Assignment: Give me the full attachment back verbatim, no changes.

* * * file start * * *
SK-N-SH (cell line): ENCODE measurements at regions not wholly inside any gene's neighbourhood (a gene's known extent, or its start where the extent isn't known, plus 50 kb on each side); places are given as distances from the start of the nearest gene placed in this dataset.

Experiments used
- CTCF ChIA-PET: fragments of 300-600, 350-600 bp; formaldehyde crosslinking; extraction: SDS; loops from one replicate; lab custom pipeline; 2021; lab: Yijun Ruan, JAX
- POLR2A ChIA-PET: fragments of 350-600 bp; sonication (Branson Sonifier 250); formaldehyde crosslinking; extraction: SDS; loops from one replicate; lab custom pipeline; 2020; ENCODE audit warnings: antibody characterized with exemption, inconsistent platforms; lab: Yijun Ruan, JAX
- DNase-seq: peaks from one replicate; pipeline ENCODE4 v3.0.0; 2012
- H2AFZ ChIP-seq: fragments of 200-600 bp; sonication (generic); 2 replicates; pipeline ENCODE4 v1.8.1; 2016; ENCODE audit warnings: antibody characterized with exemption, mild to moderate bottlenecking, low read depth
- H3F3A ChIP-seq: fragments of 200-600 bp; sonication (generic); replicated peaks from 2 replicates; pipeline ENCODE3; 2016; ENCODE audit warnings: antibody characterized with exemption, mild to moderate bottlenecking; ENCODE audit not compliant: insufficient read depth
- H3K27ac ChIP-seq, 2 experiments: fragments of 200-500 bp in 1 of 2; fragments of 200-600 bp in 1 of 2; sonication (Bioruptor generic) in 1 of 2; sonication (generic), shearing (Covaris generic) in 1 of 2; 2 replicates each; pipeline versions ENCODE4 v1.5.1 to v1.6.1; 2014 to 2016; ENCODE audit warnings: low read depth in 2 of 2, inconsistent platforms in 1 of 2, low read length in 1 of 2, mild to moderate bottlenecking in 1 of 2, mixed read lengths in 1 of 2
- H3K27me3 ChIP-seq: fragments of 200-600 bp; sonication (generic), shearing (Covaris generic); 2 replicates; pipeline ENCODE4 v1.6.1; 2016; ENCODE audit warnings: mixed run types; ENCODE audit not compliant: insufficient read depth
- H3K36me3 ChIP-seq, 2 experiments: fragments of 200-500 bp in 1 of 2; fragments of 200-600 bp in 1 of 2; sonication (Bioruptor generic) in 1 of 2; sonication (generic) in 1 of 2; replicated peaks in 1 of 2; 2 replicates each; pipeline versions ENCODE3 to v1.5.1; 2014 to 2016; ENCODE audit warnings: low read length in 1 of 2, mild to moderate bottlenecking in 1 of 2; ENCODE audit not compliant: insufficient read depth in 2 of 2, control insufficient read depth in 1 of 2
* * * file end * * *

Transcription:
SK-N-SH (cell line): ENCODE measurements at regions not wholly inside any gene's neighbourhood (a gene's known extent, or its start where the extent isn't known, plus 50 kb on each side); places are given as distances from the start of the nearest gene placed in this dataset.

Experiments used
- CTCF ChIA-PET: fragments of 300-600, 350-600 bp; formaldehyde crosslinking; extraction: SDS; loops from one replicate; lab custom pipeline; 2021; lab: Yijun Ruan, JAX
- POLR2A ChIA-PET: fragments of 350-600 bp; sonication (Branson Sonifier 250); formaldehyde crosslinking; extraction: SDS; loops from one replicate; lab custom pipeline; 2020; ENCODE audit warnings: antibody characterized with exemption, inconsistent platforms; lab: Yijun Ruan, JAX
- DNase-seq: peaks from one replicate; pipeline ENCODE4 v3.0.0; 2012
- H2AFZ ChIP-seq: fragments of 200-600 bp; sonication (generic); 2 replicates; pipeline ENCODE4 v1.8.1; 2016; ENCODE audit warnings: antibody characterized with exemption, mild to moderate bottlenecking, low read depth
- H3F3A ChIP-seq: fragments of 200-600 bp; sonication (generic); replicated peaks from 2 replicates; pipeline ENCODE3; 2016; ENCODE audit warnings: antibody characterized with exemption, mild to moderate bottlenecking; ENCODE audit not compliant: insufficient read depth
- H3K27ac ChIP-seq, 2 experiments: fragments of 200-500 bp in 1 of 2; fragments of 200-600 bp in 1 of 2; sonication (Bioruptor generic) in 1 of 2; sonication (generic), shearing (Covaris generic) in 1 of 2; 2 replicates each; pipeline versions ENCODE4 v1.5.1 to v1.6.1; 2014 to 2016; ENCODE audit warnings: low read depth in 2 of 2, inconsistent platforms in 1 of 2, low read length in 1 of 2, mild to moderate bottlenecking in 1 of 2, mixed read lengths in 1 of 2
- H3K27me3 ChIP-seq: fragments of 200-600 bp; sonication (generic), shearing (Covaris generic); 2 replicates; pipeline ENCODE4 v1.6.1; 2016; ENCODE audit warnings: mixed run types; ENCODE audit not compliant: insufficient read depth
- H3K36me3 ChIP-seq, 2 experiments: fragments of 200-500 bp in 1 of 2; fragments of 200-600 bp in 1 of 2; sonication (Bioruptor generic) in 1 of 2; sonication (generic) in 1 of 2; replicated peaks in 1 of 2; 2 replicates each; pipeline versions ENCODE3 to v1.5.1; 2014 to 2016; ENCODE audit warnings: low read length in 1 of 2, mild to moderate bottlenecking in 1 of 2; ENCODE audit not compliant: insufficient read depth in 2 of 2, control insufficient read depth in 1 of 2